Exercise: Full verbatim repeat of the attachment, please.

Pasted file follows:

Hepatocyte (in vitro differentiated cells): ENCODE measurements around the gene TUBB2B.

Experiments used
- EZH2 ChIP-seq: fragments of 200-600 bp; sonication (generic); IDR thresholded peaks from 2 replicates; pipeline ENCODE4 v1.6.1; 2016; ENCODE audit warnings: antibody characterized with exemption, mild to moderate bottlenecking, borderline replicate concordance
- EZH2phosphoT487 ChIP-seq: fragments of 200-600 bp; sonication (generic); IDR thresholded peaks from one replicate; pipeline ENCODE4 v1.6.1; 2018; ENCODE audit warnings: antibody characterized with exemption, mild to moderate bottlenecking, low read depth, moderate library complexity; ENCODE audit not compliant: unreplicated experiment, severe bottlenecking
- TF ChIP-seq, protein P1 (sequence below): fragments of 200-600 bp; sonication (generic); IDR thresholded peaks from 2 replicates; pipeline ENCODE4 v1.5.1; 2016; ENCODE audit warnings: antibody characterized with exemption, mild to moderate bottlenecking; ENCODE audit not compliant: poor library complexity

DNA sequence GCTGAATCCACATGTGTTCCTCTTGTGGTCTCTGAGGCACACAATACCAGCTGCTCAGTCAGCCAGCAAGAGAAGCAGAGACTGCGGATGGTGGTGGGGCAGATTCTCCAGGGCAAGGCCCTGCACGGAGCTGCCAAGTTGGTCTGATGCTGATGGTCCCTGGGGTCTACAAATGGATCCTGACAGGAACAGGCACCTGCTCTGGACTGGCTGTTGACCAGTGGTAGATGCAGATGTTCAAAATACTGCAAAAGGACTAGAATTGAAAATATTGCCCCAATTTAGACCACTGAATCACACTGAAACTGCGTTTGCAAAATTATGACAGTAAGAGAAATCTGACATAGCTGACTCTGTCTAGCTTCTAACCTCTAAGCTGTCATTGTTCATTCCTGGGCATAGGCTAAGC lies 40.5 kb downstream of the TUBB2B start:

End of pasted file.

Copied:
Hepatocyte (in vitro differentiated cells): ENCODE measurements around the gene TUBB2B.

Experiments used
- EZH2 ChIP-seq: fragments of 200-600 bp; sonication (generic); IDR thresholded peaks from 2 replicates; pipeline ENCODE4 v1.6.1; 2016; ENCODE audit warnings: antibody characterized with exemption, mild to moderate bottlenecking, borderline replicate concordance
- EZH2phosphoT487 ChIP-seq: fragments of 200-600 bp; sonication (generic); IDR thresholded peaks from one replicate; pipeline ENCODE4 v1.6.1; 2018; ENCODE audit warnings: antibody characterized with exemption, mild to moderate bottlenecking, low read depth, moderate library complexity; ENCODE audit not compliant: unreplicated experiment, severe bottlenecking
- TF ChIP-seq, protein P1 (sequence below): fragments of 200-600 bp; sonication (generic); IDR thresholded peaks from 2 replicates; pipeline ENCODE4 v1.5.1; 2016; ENCODE audit warnings: antibody characterized with exemption, mild to moderate bottlenecking; ENCODE audit not compliant: poor library complexity

DNA sequence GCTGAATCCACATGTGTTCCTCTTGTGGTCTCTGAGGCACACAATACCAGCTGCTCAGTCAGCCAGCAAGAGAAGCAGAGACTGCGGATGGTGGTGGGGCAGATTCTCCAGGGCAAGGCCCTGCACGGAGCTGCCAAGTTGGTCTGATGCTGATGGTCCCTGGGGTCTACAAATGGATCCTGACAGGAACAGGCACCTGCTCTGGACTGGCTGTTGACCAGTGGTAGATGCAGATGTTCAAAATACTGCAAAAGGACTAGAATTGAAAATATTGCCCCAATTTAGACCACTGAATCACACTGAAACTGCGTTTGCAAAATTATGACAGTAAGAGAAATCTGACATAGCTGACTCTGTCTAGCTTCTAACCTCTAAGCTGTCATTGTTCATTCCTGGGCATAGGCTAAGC lies 40.5 kb downstream of the TUBB2B start: